For around 95% of startups, an internet connection is a non-negotiable when it comes to performing your everyday tasks.
If an internet connection is so important, why do so many startups try to make do with one that offers a less-than-perfect way of connecting their IT network to the wider world? In reality, it’s because very few of us are IT experts – so in many cases, we make do with what we’re offered by our ISP.
The truth is, this doesn’t have to be the route you go down – so if your IT network or daily applications could do with a boost, there’s a tech solution that’ll increase your speed, reliability and efficiency – and, as a knock-on effect, boost your company’s productivity too…
What’s the answer?
Increasingly, startups are finding a high-quality supplier and implementing an MPLS solution as part of their network to boost IT speed. An MPLS system is network data management tool that optimises how your applications and devices communicate with one another. The result? Well, your network becomes a well organised series of connections – rather than a disorganised highway that’s got a mish-mash of data sent by applications that are each holding one-another up.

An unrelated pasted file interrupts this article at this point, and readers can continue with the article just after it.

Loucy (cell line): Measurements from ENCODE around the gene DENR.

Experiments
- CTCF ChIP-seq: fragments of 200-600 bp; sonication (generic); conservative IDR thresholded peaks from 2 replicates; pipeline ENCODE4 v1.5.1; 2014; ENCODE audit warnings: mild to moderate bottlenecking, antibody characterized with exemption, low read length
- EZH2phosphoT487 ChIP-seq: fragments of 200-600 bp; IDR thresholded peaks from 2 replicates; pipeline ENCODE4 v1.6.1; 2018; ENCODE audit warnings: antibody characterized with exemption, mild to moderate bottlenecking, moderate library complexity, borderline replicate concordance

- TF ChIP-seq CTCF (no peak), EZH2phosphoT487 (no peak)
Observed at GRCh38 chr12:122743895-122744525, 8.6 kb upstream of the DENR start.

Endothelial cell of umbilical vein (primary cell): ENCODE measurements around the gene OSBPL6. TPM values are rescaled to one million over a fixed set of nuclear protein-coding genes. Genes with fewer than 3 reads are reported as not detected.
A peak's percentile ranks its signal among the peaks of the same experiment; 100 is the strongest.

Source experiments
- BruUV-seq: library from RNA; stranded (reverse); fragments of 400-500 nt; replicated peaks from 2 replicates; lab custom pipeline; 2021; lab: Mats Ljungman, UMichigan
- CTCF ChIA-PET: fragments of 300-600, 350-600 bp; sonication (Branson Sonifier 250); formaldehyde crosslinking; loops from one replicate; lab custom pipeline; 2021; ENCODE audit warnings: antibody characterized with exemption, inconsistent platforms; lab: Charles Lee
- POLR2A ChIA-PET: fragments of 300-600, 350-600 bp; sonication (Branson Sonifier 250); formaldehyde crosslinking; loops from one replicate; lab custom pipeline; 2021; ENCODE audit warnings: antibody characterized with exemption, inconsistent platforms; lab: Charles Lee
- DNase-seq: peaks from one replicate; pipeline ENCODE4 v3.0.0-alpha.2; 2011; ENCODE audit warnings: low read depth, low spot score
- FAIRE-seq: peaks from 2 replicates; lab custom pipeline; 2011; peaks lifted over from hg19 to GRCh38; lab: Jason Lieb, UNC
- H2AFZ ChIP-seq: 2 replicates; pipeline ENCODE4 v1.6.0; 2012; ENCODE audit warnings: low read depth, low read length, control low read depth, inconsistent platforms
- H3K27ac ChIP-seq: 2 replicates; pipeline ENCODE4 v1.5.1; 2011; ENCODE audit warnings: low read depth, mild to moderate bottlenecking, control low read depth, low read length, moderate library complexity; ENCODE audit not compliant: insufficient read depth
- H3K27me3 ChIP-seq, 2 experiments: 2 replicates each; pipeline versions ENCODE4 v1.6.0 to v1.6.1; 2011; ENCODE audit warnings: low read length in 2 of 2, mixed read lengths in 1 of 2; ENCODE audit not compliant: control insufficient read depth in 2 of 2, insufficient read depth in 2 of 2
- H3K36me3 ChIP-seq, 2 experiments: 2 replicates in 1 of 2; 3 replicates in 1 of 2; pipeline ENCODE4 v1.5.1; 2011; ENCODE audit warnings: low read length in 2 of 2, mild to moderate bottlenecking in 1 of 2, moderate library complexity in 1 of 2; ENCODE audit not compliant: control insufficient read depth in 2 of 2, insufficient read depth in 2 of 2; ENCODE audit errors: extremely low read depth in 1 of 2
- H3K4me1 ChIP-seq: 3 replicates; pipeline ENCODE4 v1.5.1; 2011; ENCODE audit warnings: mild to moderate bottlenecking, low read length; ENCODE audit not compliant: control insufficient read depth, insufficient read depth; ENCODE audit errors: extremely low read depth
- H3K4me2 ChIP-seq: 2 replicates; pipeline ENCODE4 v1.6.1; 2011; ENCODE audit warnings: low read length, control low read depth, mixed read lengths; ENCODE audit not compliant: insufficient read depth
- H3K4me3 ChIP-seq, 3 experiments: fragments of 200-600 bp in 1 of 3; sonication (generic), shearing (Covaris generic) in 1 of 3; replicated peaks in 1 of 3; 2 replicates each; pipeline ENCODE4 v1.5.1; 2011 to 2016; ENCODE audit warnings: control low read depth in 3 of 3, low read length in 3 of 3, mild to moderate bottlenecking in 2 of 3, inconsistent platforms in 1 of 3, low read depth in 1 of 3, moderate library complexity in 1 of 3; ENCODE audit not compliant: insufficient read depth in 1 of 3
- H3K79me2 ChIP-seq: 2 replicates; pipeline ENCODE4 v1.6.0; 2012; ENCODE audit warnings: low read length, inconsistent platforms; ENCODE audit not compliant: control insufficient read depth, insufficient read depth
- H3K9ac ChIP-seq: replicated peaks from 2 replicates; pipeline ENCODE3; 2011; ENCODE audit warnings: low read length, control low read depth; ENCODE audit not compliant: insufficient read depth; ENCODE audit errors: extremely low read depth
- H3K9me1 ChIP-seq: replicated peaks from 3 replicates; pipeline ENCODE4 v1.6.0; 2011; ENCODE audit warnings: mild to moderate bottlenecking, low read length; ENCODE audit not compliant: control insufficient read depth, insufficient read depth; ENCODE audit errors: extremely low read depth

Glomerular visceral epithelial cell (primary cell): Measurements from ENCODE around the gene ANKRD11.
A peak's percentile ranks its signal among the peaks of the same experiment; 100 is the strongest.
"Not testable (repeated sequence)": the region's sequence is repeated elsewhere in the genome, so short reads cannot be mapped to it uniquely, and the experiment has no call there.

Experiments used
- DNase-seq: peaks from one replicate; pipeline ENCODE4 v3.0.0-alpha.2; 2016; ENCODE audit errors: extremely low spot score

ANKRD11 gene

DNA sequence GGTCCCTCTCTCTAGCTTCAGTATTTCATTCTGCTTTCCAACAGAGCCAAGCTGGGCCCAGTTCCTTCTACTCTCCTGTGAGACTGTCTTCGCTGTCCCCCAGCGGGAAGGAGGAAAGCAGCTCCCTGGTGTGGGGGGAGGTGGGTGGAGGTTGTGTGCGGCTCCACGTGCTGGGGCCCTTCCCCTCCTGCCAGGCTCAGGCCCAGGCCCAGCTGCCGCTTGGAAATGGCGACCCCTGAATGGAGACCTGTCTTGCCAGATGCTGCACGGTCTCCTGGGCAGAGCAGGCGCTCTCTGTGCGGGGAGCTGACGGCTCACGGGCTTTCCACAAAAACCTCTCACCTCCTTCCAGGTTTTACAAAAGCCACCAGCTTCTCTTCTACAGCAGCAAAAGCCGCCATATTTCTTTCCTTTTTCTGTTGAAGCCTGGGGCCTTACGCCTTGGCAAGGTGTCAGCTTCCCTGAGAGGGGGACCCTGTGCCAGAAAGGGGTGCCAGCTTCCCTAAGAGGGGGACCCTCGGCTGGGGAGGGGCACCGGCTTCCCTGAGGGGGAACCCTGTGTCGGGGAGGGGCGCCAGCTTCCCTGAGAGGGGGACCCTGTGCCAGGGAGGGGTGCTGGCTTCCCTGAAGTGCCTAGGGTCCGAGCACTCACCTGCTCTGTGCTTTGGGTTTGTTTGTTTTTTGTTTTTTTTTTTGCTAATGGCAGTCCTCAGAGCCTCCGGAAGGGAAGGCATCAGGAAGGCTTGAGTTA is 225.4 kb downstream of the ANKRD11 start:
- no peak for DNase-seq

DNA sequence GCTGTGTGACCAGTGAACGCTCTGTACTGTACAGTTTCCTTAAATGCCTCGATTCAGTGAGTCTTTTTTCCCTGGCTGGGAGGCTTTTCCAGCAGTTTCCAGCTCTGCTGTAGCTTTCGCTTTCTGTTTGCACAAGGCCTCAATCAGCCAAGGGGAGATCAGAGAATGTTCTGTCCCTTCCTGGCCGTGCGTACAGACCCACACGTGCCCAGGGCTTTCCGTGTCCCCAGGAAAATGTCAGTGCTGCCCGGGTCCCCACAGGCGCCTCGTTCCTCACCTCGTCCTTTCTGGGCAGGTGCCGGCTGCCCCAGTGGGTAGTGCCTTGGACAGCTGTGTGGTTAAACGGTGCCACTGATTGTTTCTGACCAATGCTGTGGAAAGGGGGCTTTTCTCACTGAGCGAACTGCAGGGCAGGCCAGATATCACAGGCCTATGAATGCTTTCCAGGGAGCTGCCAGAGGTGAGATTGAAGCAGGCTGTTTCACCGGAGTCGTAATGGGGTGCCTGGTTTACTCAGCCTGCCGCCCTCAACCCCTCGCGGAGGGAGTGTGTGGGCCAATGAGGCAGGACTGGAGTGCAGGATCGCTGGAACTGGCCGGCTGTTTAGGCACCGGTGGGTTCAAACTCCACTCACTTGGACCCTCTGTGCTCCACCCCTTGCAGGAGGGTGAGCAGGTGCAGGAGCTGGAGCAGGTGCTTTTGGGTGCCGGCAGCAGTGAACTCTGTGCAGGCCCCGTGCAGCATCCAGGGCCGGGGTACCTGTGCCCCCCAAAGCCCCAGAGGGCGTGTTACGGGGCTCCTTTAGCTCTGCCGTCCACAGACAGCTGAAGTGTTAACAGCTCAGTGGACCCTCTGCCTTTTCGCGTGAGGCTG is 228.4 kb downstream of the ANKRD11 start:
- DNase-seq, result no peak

What does MPLS do?
To understand MPLS fully, it’s useful to consider what it stands for; Multi-Protocol Label Switching – and it can be explained fairly simply.
The ‘Multi-Protocol’ part of the name just means that an MPLS system can integrate with a huge host of different communication methods used by devices and applications on your network. When data is sent between applications or devices, it’s broken down into data packets. A protocol dictates how the information is broken down – and, at the receiving end, it therefore also dictates how the data is pieced back together. Since MPLS handles your data in transit, it has to understand a vast range of protocols.